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Sunday, January 11, 2015

Birding on the Mainland

Yesterday we took a day trip to the mainland and got to spend some time visiting some birding sites I've been wanting to visit for a few weeks. I had been slow in adding any species to my year list on the island this week, with the lowly rock pigeon (67) being my only addition. I knew some off-island bird-watching would help me reach my goal of reaching 100 species before the end of the month, and I started off on the ferry ride adding rhinoceros auklet (68) and common murre (69). Then driving along Highway 20 I added a rough-legged hawk (70).

Our first birding destination was along the Nooksack River near Deming, Washington. Several friends have taken phenomenal photos at the Mosquito Lake Road Bridge, so that's where I wanted to go. I heard eagles right when I stepped out of the car, but my first focus was on all the other bird around: black-capped chickadees (71), a pair of American dippers (72), Steller's jays (73), and American crows (74). Okay, now on to the eagles!

There were about a dozen perched in the tree right alongside the bridge, with more eagles visible basically anywhere you scanned. They congregate along these rivers in large numbers from December-February to feed on the dead and dying salmon that have just spawned. The eagles are most active feeding in the morning, then spend the rest of the day roosting in nearby trees. With the ferries, it was hard for me to get there too early, so they were mostly all roosting. But there were a lot of them - I counted more than 70 - and even if some of them were this far away, it was still an impressive sight:

Every so often an eagle would decide to change positions, at times giving us a nice flyby on the bridge, and then causing some commotion as the ranks got reshuffled at the new perching site.

I was very thankful that one eagle did come down and land on the river bank close to where we were watching:

He/she proceeded to walk along the shoreline (I don't think I've ever seen an eagle walk before - it's more of a swagger!), then wade out into the shallows, presumably looking for a fish carcass.

We spent about an hour watching the eagles until heading to our next stop down in Stanwood, WA. Of course I was birding from the car along the way and added Eurasian collared-dove (75), American kestrel (76), and Brewer's blackbird (77). Also many more eagles, easily putting our tally for the day at over 100 birds!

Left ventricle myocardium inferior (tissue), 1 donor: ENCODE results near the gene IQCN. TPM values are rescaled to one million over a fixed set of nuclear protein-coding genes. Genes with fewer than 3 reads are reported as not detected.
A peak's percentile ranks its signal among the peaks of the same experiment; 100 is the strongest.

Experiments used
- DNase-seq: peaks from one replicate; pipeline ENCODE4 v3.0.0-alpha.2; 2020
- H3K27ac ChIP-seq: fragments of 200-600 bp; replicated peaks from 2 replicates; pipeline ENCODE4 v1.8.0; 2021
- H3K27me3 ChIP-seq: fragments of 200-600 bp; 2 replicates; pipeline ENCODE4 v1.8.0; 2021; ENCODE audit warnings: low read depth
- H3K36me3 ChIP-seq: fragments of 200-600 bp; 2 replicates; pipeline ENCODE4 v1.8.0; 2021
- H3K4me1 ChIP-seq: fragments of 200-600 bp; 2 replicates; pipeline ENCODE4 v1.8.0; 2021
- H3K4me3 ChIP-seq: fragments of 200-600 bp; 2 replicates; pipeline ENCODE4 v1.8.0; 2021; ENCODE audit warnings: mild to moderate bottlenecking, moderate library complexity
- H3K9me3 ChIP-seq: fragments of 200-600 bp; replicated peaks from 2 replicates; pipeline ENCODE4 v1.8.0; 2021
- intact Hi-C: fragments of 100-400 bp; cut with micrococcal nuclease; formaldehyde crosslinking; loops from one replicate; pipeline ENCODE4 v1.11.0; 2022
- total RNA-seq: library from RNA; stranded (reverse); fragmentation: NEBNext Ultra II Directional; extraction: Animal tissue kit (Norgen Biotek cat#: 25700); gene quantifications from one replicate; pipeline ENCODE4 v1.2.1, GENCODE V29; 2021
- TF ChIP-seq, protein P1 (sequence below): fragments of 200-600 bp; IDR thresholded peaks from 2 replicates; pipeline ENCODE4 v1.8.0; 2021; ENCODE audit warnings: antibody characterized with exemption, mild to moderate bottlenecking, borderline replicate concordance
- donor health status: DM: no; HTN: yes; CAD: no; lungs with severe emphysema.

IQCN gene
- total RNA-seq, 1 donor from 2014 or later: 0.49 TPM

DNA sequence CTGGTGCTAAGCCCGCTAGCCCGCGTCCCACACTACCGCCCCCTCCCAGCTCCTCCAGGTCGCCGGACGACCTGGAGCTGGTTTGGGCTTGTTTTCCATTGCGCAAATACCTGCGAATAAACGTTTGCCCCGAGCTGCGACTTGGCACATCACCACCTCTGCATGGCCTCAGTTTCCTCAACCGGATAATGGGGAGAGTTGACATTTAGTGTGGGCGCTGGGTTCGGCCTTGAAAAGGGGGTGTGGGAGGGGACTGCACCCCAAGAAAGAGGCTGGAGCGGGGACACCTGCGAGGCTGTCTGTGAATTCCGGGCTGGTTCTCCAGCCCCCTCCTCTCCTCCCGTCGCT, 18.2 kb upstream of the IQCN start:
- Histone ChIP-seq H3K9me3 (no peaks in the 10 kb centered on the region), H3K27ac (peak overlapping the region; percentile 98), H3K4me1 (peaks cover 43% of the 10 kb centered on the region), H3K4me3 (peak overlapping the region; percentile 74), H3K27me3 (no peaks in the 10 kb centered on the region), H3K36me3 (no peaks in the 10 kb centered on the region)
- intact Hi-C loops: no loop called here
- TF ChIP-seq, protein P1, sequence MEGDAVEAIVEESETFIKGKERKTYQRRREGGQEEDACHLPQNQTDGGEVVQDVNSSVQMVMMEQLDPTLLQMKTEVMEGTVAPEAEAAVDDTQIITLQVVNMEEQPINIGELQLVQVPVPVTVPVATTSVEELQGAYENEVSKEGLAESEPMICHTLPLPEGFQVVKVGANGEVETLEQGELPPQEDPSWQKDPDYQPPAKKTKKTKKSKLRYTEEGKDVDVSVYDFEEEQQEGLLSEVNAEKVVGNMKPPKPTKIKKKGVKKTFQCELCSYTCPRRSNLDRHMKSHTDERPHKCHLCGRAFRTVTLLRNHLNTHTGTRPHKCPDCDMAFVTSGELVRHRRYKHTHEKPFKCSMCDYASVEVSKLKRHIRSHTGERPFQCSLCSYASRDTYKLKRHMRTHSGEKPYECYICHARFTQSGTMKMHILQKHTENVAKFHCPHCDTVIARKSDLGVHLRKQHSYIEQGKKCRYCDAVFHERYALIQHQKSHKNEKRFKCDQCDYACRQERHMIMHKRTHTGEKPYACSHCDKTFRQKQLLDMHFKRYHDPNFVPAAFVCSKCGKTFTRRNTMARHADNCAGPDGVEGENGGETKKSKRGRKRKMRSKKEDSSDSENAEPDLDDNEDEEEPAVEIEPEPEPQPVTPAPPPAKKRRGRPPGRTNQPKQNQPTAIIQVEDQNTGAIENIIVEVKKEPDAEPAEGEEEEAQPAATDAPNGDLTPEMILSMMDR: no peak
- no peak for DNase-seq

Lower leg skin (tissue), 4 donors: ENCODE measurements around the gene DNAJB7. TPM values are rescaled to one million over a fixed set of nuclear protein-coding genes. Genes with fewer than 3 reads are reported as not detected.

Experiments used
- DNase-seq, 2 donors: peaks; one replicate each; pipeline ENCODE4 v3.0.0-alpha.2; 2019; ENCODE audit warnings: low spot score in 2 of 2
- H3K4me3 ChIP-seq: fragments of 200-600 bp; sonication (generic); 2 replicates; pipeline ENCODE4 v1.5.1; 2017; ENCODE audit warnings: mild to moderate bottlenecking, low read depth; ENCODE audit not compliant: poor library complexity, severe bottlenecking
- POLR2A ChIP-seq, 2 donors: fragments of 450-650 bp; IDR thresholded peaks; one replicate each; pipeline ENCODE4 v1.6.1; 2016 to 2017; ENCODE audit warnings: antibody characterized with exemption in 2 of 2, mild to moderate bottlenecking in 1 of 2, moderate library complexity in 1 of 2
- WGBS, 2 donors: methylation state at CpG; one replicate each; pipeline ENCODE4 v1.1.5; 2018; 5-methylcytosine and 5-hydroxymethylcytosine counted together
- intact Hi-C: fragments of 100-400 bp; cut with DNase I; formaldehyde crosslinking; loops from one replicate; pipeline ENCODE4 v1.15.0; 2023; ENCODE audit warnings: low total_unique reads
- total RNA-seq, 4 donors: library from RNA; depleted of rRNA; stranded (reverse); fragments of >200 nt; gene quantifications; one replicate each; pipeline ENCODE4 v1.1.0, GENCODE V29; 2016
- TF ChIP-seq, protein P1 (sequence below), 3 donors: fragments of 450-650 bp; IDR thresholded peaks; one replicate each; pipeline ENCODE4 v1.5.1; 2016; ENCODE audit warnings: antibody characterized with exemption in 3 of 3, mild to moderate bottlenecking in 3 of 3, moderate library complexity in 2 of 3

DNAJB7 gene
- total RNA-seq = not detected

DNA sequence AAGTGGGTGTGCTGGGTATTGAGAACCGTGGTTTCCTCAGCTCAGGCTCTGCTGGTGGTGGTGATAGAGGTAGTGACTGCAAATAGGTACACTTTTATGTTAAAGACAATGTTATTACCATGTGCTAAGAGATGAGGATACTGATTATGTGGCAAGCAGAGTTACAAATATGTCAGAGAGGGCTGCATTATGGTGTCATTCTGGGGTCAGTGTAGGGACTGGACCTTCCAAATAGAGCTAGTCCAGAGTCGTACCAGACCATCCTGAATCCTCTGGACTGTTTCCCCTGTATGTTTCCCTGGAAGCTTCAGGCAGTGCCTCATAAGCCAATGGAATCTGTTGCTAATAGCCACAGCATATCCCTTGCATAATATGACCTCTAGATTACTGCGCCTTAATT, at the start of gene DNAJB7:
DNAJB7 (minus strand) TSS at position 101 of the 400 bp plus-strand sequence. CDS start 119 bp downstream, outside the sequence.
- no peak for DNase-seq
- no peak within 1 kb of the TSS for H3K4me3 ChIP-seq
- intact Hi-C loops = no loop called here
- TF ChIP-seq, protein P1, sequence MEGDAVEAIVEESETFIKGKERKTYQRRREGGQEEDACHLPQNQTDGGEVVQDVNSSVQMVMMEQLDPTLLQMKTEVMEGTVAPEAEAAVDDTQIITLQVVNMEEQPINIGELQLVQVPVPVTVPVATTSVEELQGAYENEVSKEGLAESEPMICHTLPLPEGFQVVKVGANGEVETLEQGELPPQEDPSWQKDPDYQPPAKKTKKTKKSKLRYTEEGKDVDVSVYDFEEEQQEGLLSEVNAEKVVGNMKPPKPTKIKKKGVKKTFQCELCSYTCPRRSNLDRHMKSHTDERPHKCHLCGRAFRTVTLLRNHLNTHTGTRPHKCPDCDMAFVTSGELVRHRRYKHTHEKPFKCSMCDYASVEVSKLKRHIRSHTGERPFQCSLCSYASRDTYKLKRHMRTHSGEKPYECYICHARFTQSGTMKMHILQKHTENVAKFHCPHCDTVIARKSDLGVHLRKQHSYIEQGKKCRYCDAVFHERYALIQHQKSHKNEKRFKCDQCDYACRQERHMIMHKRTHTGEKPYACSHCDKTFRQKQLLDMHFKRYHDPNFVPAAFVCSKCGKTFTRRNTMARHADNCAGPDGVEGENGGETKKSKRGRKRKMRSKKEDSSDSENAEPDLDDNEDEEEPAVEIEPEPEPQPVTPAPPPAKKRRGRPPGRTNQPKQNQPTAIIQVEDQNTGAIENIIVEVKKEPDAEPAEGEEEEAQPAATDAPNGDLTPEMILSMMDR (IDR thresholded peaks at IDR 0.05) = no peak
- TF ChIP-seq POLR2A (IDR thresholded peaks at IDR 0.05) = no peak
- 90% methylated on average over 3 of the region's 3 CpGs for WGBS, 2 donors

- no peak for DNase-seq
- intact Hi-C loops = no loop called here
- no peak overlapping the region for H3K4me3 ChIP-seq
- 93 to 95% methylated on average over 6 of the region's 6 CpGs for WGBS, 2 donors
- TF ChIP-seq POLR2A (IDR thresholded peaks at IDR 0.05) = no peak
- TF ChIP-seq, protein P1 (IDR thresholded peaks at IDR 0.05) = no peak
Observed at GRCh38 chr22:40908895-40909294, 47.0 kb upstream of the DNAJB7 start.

There have been lots of fantastic reports coming from Eide Road in the last few weeks, and despite the weather being misty and foggy I was hopeful when we parked and I could see several people with cameras set up on tripods nearby. Sure enough, my most hoped-for bird of the day was not only there but perched right out in the open - a long-eared owl! Not only year bird #78, but North American life bird #362!

Long-eared owls are widespread across most of the country but are considered rare west of the Cascades. Even where they are found, they're in small numbers and sightings are sporadic. They're nocturnal hunters that roost during the day in dense thickets, often buried so far in the bush they're highly camouflaged. There was actually a second owl just a few yards away, and if someone hadn't pointed it out to us, I'm pretty sure I would have missed it, even if I had been looking hard for it - even after he pointed right to it, it took me a minute to see it!

Find the owl! No wonder they're so uncommonly seen...I wonder how many I've walked right by in my time?
I'm amazed at how approachable some birds are. The first long-eared owl was perched right beside the trail, no more than 10 yards away from where the people were, yet he could barely be bothered to open his eyes to glance at us as we ogled him (I'm assuming this was the male - someone else there said it was a pair and the one in the bush was the slightly larger female).

While enjoying the owl I heard an Anna's hummingbird (79), then when we walked further down the road we saw two short-eared owls (80) - another bird I love to see, but these guys weren't nearly as cooperative for photographs. By this time we had to go run some errands, but I made a detour through Fir Island where a flock of snow geese (81) flew overhead, just as I hoped they would. The birding day ended when we stopped to eat a late lunch at Bay View State Park on our way back to the ferry, where greater scaup (82) were in view along with some loons, common goldeneye, and great blue herons. There were rafts of thousands of other ducks on the in the bay, but they were too far away in the dimming light to identify.

I thought adding 15 species was pretty good on the day, but it's only helped me keep pace with Dave (84) and Dad (79). It's been a pretty dreary start to 2015 here in the San Juans, but with some sunshine forecast in the coming week maybe I'll get out to do a little more birding on the home front.

1 comment:

Vera said...

Sounds like a super trip. Congratulations on seeing the owl. I am glad you took the time to go off island.